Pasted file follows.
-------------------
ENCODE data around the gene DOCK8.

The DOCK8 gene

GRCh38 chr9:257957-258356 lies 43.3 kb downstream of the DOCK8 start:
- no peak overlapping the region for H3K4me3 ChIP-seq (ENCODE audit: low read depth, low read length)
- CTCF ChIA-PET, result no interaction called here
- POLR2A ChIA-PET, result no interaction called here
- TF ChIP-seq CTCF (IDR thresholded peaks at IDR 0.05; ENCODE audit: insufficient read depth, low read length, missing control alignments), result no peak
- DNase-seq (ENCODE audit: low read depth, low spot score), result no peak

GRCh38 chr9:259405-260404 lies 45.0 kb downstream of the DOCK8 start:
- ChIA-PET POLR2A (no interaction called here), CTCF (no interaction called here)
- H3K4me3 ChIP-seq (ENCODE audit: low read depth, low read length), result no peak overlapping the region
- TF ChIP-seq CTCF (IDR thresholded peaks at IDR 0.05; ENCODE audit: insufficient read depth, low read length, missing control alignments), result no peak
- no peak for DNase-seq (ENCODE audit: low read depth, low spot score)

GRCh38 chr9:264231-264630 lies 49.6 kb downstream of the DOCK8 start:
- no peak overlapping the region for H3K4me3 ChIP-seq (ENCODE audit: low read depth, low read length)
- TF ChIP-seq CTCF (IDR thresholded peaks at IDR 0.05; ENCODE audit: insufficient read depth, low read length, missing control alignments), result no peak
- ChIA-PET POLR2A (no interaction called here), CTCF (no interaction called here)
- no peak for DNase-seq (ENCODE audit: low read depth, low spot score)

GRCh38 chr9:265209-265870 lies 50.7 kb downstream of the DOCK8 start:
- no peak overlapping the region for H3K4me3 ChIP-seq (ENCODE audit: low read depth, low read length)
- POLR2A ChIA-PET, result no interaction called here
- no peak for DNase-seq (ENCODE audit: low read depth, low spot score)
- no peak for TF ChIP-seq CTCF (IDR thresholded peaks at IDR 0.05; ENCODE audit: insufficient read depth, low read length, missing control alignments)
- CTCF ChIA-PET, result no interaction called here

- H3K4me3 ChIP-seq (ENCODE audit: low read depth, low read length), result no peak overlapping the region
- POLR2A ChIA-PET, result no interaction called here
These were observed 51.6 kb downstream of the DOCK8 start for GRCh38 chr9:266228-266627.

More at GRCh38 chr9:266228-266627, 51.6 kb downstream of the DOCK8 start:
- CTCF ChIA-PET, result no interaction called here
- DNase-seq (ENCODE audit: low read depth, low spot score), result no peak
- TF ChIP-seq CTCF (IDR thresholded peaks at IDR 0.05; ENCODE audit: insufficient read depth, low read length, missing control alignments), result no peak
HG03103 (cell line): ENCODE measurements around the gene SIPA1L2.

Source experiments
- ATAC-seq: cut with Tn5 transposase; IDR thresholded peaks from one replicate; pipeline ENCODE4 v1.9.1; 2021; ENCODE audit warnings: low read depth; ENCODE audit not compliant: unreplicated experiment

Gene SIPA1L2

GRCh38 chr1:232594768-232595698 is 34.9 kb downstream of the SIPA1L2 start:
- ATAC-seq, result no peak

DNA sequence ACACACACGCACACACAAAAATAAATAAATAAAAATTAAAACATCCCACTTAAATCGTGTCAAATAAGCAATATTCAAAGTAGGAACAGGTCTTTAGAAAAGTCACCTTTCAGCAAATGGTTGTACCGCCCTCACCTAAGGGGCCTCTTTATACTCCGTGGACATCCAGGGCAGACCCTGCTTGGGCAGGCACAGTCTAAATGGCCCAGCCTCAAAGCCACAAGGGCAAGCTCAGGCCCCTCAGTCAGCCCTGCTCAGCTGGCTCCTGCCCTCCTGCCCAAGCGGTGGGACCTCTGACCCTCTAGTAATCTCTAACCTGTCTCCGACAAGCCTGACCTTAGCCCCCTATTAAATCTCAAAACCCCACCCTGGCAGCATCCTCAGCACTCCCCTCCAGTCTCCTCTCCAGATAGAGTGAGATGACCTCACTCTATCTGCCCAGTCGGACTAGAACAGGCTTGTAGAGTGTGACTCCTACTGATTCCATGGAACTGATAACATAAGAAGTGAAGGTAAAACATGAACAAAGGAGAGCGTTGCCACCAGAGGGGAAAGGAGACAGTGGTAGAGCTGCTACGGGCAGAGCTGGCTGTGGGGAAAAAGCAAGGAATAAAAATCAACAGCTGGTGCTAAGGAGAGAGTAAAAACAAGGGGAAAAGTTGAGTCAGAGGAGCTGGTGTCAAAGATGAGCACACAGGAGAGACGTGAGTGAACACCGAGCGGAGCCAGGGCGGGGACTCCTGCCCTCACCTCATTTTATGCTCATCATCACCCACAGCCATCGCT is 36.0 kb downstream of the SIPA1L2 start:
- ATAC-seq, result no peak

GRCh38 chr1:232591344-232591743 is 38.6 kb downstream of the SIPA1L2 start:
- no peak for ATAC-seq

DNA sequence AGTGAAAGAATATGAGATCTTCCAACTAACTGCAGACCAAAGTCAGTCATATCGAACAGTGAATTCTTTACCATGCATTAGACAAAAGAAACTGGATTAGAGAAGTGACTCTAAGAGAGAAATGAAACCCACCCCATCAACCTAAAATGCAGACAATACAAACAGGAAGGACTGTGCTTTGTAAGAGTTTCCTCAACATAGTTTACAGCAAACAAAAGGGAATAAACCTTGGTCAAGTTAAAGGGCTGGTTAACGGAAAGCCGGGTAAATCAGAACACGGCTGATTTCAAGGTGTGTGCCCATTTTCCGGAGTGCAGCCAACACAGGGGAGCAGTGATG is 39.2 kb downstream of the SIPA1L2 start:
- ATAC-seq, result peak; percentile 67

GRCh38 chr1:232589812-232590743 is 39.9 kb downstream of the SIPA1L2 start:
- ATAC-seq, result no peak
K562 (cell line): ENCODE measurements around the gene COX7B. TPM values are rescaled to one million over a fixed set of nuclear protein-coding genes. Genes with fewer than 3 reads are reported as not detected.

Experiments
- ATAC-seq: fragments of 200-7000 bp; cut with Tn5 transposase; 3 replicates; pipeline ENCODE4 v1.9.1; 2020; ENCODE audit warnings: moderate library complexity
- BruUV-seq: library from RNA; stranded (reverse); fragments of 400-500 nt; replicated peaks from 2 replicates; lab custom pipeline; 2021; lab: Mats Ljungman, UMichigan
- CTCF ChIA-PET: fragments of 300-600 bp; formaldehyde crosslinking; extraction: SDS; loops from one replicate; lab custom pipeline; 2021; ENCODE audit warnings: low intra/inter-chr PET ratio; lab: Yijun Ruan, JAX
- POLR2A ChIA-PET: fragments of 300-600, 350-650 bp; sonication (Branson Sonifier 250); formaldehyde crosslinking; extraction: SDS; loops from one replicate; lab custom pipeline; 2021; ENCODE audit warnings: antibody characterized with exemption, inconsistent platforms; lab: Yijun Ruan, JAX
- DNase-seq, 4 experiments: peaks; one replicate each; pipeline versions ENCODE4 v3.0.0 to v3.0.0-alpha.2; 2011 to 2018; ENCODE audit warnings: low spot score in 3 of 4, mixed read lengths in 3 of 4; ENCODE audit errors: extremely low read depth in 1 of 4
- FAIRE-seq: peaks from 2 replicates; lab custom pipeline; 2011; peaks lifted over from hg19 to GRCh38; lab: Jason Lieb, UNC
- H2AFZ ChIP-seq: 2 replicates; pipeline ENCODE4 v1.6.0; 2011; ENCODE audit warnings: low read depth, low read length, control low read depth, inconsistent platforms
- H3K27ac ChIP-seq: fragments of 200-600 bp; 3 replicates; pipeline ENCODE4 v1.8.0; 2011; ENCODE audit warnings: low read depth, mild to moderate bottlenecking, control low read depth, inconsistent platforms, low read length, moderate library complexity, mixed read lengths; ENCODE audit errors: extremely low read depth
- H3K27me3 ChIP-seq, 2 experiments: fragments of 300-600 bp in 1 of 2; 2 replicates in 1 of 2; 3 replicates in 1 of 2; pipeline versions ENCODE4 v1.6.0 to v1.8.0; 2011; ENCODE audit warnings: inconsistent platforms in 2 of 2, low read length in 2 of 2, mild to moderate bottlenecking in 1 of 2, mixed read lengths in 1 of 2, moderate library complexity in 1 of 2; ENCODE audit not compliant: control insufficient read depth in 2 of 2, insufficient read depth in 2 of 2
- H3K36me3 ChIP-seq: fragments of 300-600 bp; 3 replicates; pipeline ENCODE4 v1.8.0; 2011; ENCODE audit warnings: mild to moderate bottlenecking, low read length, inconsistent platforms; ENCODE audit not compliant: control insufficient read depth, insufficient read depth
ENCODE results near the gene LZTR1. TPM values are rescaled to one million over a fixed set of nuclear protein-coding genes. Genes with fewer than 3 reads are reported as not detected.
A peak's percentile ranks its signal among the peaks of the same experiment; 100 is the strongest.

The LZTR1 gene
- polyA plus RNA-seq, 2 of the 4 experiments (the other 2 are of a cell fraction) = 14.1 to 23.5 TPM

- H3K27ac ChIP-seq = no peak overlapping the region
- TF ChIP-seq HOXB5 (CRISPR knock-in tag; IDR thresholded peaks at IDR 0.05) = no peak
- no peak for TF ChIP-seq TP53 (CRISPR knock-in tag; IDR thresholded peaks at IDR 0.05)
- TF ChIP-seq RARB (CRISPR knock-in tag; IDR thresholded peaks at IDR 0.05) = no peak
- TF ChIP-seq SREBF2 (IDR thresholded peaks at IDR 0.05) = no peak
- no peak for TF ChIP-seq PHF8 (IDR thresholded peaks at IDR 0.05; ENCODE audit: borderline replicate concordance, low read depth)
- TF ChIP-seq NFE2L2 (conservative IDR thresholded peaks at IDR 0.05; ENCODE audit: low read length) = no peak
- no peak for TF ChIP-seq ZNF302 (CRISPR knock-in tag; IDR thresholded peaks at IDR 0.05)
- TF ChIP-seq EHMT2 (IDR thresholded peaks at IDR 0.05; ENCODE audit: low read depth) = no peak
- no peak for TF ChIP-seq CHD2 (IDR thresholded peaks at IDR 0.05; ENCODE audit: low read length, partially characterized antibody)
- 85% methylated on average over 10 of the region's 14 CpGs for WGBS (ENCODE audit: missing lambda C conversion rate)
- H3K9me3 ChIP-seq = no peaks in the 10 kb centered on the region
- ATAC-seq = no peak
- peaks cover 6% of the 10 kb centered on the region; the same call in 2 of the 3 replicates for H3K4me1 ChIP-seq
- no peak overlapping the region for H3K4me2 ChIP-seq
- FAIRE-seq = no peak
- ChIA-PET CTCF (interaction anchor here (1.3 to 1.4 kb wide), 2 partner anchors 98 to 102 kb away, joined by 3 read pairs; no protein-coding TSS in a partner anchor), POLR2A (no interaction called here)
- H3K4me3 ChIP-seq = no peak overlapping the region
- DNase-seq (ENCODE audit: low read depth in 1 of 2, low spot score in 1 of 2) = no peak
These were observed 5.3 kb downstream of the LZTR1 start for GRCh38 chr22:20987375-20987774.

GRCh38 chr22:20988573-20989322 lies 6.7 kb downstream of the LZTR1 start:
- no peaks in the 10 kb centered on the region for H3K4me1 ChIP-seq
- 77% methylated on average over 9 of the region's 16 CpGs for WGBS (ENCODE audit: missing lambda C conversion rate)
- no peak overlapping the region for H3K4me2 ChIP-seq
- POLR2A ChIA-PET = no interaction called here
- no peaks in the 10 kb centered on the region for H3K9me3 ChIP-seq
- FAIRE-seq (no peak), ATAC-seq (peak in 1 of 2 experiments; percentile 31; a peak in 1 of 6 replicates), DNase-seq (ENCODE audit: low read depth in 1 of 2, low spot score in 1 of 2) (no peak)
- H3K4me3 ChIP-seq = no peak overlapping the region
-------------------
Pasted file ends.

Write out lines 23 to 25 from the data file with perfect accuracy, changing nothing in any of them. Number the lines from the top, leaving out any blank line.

- no peak for TF ChIP-seq CTCF (IDR thresholded peaks at IDR 0.05; ENCODE audit: insufficient read depth, low read length, missing control alignments)
- CTCF ChIA-PET, result no interaction called here

- H3K4me3 ChIP-seq (ENCODE audit: low read depth, low read length), result no peak overlapping the region